In 2016, suicide was a leading cause of death in the United States—tenth overall, second for ages 10-34, and fourth for ages 35-54—and there were twice as many suicides as homicides (1). The rate of suicide increased 28% from 1999 to 2016 (2).

My patients, many of whom suffer from anxiety, depression, bipolar disorder, or substance abuse issues, are often plagued with suicide ideation and suicide attempts. No demographic is spared. Suicide intentions are a common discussion point in my office. Just yesterday, a 12-year-old and a 19-year-old were in the throws of intense suicide ideation and we spent the sessions (along with a parent for the 12-year-old) figuring out ways for the young people to distance themselves from those life-ending considerations.

Given the tragic and heartbreaking suicides of Kate Spade and Anthony Bourdain this week, I wanted to offer one of my psychiatric perspectives on suicidal thoughts, perhaps it can contribute a little to the conversation. When patients with anxiety and/or depression reveal active suicide ideas or plans, or a history of, I teach them that suicidal thoughts are their mind’s red flag, a warning that they’re completely overwhelmed and need to ask for help, not a literal edict to kill themselves. I will start the discussion with something like this, “I’m so sorry you’re having these scary suicidal thoughts. I know they seem unavoidable but let’s take a step back for a bit, ok? What if I told you the suicidal thoughts are your mind’s red flag and it’s waving it, shouting, ‘Hey! Stop! You haven’t asked for help with all the spiraling negative thoughts and feelings and now you’re completely overwhelmed! I need some relief, I need to feel in control. Please get some help, ASAP!’ What if I told you that not only are your suicidal thoughts a red flag but also your mind’s secret code, and that you and I can decipher the code and get to the real issues, which are NOT anything that involve killing yourself. Imagine if you had asthma and you were around smoke or allergens, you’d probably cough or wheeze, right? The coughing and wheezing are symptoms of the asthma when you are around an irritant. Similarly, the suicidal thoughts are a symptom of your anxiety and depression when you are overwhelmed and haven’t expressed your true thoughts and feelings to others, which we’ve been working on in therapy but takes awhile to master. It’s important that you don’t act on the suicidal thoughts, but accept that they are your mind’s tricky signal that you need to figure out what’s really going on. Let’s do that now. Tell me about…”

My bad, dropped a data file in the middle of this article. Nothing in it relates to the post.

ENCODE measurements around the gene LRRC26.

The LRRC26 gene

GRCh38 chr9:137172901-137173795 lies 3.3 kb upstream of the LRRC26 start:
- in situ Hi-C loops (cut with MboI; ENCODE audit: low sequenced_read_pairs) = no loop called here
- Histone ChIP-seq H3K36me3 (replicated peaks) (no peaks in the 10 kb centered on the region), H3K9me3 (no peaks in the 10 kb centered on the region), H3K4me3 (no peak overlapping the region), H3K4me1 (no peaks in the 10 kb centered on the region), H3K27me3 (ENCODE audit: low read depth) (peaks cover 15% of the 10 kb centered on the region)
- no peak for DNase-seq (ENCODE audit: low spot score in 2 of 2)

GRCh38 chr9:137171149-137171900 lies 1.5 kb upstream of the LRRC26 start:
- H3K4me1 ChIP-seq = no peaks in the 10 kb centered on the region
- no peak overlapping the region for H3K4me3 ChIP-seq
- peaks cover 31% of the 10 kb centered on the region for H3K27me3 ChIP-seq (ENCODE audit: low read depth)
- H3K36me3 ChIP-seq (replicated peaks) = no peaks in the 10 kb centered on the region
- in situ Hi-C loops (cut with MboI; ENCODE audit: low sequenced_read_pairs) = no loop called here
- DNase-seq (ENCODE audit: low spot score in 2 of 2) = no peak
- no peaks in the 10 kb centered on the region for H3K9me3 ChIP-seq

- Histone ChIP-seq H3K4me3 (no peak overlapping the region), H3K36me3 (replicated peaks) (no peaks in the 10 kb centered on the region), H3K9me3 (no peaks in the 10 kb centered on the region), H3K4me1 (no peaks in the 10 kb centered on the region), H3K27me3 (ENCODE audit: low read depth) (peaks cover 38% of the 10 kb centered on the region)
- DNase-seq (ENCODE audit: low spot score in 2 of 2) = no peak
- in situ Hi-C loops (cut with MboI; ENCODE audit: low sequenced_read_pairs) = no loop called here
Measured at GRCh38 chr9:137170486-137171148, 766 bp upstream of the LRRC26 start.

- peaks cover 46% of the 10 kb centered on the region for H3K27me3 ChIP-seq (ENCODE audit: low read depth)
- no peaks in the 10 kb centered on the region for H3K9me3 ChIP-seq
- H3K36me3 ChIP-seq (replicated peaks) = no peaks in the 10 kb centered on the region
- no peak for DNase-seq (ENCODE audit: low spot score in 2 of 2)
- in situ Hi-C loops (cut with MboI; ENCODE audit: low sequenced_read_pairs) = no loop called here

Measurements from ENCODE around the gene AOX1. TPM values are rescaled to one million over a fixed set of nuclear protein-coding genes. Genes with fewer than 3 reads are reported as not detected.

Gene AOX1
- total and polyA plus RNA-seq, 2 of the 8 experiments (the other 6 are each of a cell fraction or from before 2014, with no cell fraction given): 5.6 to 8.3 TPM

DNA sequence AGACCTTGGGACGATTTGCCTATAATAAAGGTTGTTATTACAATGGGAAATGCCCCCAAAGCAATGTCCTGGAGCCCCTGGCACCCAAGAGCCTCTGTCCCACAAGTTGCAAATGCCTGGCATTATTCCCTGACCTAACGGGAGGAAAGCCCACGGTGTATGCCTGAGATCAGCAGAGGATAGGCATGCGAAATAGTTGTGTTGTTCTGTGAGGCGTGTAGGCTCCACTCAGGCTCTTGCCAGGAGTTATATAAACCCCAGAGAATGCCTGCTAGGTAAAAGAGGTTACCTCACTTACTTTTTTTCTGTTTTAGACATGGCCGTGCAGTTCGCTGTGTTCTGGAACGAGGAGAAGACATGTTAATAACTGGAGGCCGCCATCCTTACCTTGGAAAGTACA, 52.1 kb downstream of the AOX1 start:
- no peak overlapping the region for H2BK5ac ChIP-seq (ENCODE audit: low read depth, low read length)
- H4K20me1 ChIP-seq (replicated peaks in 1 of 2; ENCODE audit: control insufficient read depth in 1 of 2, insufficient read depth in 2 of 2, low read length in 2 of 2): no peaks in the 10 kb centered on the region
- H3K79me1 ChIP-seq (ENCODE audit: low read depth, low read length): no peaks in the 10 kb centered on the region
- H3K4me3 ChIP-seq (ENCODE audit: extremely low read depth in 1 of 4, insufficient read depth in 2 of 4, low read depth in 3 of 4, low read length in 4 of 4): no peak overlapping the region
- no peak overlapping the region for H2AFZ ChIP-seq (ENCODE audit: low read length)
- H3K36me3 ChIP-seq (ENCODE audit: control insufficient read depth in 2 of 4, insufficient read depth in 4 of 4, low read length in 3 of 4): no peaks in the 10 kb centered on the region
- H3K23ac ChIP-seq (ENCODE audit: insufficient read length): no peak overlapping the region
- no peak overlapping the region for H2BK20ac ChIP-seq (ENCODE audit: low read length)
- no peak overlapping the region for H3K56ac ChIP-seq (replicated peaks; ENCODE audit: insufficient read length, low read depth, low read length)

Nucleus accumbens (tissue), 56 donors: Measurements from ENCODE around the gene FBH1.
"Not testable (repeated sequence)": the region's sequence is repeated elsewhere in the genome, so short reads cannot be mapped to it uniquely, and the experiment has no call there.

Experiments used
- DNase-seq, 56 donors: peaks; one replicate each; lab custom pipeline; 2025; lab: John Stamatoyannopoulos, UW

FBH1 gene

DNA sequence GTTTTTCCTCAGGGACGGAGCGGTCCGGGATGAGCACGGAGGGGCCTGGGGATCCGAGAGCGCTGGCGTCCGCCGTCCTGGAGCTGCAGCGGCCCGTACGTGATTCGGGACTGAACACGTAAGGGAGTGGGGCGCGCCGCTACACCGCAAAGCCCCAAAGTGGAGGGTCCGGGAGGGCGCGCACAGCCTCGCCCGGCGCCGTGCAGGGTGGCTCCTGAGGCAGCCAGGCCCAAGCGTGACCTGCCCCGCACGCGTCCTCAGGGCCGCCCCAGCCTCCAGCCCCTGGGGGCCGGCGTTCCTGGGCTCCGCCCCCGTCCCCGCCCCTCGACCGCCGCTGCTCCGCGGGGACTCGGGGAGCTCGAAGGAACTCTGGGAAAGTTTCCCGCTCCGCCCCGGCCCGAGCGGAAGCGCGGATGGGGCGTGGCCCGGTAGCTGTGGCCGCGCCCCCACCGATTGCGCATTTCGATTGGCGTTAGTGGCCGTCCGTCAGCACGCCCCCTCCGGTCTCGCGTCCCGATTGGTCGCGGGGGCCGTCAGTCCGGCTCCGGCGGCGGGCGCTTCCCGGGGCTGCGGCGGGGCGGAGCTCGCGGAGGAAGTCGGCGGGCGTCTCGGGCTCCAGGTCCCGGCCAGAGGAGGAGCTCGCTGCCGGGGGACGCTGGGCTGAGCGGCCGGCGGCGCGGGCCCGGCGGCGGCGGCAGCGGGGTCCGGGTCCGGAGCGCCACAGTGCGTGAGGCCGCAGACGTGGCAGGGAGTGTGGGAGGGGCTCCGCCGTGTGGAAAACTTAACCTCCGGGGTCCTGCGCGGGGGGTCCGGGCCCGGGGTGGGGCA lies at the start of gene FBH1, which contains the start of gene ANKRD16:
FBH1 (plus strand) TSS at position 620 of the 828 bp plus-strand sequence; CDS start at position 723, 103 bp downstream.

Depending on the age of the patient, I will make the above discussion more or less sophisticated. It is wonderful when patients have their aha moment with suicidal thoughts being a red flag, and not a word for word command.

Suicide prevention is multifaceted. Here are some basics that I hope everyone becomes familiar with:

  1. Know the sign and symptoms of someone thinking about suicide. Examples include: talking about wanting to die or kill themselves, talking about feeling hopeless or having nothing to live for, making plans or researching ways to kill themselves, talking about feeling shame, unbearable pain, or being a burden to others, using drugs or alcohol more often, acting different (more anxious, agitated, or withdrawn), more intense mood swings, giving away possessions, or saying goodbye.

  2. Know the risk factors. Common ones include: depression, other mental disorders or substance abuse disorders, some medical conditions, chronic pain, a prior suicide attempt, family history of a mental disorder, substance abuse, or suicide, family violence and/or abuse, having guns in the home, or being exposed to others’ suicidal behavior (like a family member, friend, or celebrity).

  3. Have an action plan.

    • Ask them if they are thinking about killing themselves. Don’t worry, asking directly “Are you thinking about killing yourself?” doesn’t make them do it.

    • If the suicidal person has a plan, try to get them away from lethal items or places.

    • Listen and talk to the person. This will not increase suicidal thoughts, but rather the opposite.

    • Connect them.

      1. National Suicide Prevention Lifeline 1-800-273-TALK (8255)

      2. Family member or friend

      3. Mental health professional

    • Keep in touch with them if possible.

1 Centers for Disease Control and Prevention WISQARS Leading Causes of Death Reports

2 Centers for Disease Control and Prevention Fatal Injury Data Visualization